Senate To Be Replaced With Room Full Of Monkeys Throwing Feces
September 28th, 2018
WASHINGTON, D.C.—In an emergency, overnight referendum, the American people voted on Thursday to replace the United States Senate with a room full of monkeys throwing feces. The measure passed with 57% of the vote. 22% of voters thought the Senate should be replaced by barking seals, while 17% voted that the replacement should be the pit of venomous snakes from Indiana Jones. 3.97% voted that Senate members be replaced by screaming goats. “About 100 people” voted for the current Senators to keep their jobs, with this tiny voting bloc centered in Washington, D.C.
Highland Ape Rescue out of West Virginia will be teaming up with Cornwell Primate farms to supply hundreds of monkeys and apes to the Senate. The animals will be fed a nutritious mixture of foods that produce easily throwable feces. Protective glass will be put up around the Senate for camera crews to safely film, but anyone being interviewed by the new senators will have to sit in the middle of the poo-flinging octagon, coming under a heavy barrage of projectile excrement.
“It will be a huge improvement from how things were before,” said ape trainer, Marlena Henwick. “No more 10-12 hour hearings. With these monkeys, all the fecal projectiles will have been flung in under 30 minutes. One and done.”
The recently replaced senators will be placed on display at the National Zoo in Washington, D.C. for families to park attendees to observe and zoologists to study.
Expert: Plutonium contamination of Pacific Ocean food chain from Fukushima now suspected; “Real source of potential long term problems for humans” — Newspaper: “Leakage of highly contaminated water into sea must be dealt with immediately” — Gov’t: Effect on health of US public not ‘significant’ (VIDEO)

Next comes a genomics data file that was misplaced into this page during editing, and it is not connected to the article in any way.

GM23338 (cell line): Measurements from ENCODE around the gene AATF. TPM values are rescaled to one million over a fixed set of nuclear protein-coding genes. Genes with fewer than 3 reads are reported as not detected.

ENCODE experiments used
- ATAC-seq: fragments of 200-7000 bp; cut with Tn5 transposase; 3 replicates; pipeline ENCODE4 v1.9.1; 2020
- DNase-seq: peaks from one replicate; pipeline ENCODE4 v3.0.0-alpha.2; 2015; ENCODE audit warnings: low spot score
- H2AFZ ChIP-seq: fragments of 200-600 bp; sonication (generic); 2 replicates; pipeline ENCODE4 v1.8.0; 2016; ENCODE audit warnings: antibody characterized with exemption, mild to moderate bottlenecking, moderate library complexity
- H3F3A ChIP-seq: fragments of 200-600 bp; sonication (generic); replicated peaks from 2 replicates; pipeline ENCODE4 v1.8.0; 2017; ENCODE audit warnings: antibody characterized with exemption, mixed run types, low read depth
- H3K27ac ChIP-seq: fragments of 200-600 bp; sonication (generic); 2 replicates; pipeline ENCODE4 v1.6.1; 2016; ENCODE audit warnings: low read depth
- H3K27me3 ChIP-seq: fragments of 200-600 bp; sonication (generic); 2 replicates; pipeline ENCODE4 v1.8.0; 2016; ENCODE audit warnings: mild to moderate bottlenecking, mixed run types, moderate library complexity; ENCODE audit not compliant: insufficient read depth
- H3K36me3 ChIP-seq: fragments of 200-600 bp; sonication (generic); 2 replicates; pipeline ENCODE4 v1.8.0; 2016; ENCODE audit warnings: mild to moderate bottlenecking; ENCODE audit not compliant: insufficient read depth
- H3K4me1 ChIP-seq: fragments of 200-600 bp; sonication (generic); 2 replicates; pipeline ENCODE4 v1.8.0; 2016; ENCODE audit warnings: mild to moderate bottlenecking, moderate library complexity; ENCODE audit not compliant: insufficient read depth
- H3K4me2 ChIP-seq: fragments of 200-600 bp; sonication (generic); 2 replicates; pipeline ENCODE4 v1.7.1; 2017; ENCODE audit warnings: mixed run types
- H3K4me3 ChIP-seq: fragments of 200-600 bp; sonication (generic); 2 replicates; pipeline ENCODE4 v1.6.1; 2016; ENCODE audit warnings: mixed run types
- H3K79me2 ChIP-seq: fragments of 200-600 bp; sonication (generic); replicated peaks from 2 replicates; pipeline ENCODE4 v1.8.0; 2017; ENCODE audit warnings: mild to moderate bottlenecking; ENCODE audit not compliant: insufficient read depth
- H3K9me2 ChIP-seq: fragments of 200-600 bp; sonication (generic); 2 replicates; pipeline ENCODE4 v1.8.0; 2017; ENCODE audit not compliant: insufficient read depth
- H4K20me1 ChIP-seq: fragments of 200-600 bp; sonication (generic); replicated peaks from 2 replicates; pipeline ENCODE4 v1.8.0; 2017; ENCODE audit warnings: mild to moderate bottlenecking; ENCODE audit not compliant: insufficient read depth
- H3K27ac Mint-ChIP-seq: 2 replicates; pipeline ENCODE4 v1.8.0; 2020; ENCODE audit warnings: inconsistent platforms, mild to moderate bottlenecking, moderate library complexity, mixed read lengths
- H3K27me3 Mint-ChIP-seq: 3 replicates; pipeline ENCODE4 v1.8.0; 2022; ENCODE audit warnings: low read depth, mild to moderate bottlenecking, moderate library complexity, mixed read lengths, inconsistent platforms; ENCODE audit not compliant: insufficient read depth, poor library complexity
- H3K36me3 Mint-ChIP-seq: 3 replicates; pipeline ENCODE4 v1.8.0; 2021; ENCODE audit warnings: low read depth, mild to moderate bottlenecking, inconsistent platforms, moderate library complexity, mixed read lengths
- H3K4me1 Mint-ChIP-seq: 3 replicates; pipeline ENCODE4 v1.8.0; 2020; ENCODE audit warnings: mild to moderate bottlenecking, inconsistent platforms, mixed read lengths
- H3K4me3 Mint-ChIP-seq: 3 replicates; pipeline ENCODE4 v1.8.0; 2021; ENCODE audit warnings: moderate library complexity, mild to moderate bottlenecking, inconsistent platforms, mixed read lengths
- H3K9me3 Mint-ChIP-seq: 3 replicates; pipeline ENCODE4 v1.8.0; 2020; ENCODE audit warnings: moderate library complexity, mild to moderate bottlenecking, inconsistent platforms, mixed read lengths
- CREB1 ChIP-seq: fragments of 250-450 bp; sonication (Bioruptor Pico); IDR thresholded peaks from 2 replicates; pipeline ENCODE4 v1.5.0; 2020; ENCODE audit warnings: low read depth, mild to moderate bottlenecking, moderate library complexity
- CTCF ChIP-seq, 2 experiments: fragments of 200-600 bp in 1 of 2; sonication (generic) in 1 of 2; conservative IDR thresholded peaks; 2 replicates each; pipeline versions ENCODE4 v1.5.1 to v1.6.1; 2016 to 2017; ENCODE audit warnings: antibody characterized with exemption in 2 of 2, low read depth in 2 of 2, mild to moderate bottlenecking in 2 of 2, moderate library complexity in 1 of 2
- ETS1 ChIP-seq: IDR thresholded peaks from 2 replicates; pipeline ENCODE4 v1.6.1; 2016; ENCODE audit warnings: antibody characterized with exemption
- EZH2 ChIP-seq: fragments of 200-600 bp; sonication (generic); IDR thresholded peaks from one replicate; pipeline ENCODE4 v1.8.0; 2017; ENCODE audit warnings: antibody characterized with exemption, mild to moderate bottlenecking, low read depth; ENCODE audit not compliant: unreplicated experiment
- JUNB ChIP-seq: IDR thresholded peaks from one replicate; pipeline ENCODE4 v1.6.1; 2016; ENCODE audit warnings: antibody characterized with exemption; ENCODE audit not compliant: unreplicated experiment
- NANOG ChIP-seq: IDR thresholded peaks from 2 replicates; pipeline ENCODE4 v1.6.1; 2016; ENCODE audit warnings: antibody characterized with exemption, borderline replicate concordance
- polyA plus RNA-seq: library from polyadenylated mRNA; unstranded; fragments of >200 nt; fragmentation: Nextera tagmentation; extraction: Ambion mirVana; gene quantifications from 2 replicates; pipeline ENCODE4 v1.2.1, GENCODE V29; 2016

Published: September 14th, 2014 at 9:45 pm ET
The Yomiuri Shimbun, Sept. 11, 2014: TEPCO measures fail to hold water — Three and a half years after the outbreak of the crisis at the Fukushima No. 1 nuclear power plant, efforts to contain water contaminated with radioactive substances at the plant are at a crossroads… [TEPCO] has been unable to curb the growing volume of contaminated water… Yomiuri Shimbun reporters entered the Fukushima No. 1 plant on Monday morning… Ocean still remains vulnerable — Leakage of highly contaminated water into the sea is another problem that must be dealt with immediately…
Nuclear Safety In The Age Of Chernobyl And Fukushima (pdf), website of Ulrich H. Kurzweg, University of Florida Professor Emeritus in the Department of Mechanical and Aerospace Engineering, Dec. 10, 2013: Strontium, cesium and plutonium are the real source of potential long term problems for humans as they can cause cell damage over many years especially if they get into the food chain as may be happening at the moment to people in Japan and to fish in the Pacific… The worry at Fukushima at the moment is… the leakage of radioactive water into the Pacific…
- Bill Borchardt, Executive Director of Operations at Nuclear Regulatory Commission (at 13:00 in): Units 2 and 3 appear to have some primary containment damage. There have been releases of radioactivity that are of significant concern, including a significant contamination in the lower levels of Unit 2 and Unit 3 turbines… On Friday, March 11 [2011 the NRC’s] first concern was for a possible tsunami impact on U.S. plants and radioactive materials on the West Coast.
- U.S. Senator Lisa Murkowski, R-Alaska (31:15 in): There’s a lot of concern about what may end up in our oceans, impact to the fisheries. Do we have radiation monitors off of Honshu that are measuring anything in the ocean? Or is it just monitors that are evaluating the air?
- Peter B. Lyons Assistant Secretary of Nuclear Energy at US Dept. of Energy (in 31:45): The Dept. of Energy systems [are] not over the ocean… I am not aware of monitoring capability within the ocean that we have… That certainly could be added if it was deemed necessary. I should add that the Department of Energy, through the calculational capabilities — using the source terms developed by the NRC as being the worst cases —we do not anticipate a significant health effect in any of the United States areas.
- U.S. Senator John Barrasso, R-Wyoming (53:30 in): In the New York Times today, it reported that highly contaminated water… could leak into the ocean. What are the implications of that?
- Lyons (53:45 in): Well, certainly that has to be monitored from the standpoint of fisheries, food products. There are other agencies within our government that would betracking whether there were any concerns from a U.S. perspective.